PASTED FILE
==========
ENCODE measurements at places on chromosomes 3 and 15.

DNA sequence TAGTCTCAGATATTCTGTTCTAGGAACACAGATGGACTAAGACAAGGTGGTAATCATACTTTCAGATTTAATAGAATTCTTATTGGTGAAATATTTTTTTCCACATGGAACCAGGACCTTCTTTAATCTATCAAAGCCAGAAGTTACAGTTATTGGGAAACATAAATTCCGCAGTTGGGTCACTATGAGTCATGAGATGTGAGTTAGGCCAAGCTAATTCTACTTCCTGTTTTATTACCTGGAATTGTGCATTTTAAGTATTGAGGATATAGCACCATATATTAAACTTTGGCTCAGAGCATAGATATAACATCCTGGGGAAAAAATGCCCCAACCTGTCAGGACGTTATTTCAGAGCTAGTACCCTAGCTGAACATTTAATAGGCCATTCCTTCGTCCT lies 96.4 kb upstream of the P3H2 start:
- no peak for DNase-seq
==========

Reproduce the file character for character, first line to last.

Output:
ENCODE measurements at places on chromosomes 3 and 15.

DNA sequence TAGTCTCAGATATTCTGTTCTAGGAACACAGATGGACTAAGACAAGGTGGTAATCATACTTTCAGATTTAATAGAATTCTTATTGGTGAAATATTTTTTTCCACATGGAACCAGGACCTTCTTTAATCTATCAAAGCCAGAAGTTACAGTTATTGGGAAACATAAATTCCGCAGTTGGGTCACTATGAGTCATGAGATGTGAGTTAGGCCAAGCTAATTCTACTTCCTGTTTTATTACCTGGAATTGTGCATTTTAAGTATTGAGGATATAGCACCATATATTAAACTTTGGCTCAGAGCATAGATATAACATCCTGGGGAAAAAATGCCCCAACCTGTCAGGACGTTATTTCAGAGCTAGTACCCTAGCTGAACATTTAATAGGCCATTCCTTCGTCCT lies 96.4 kb upstream of the P3H2 start:
- no peak for DNase-seq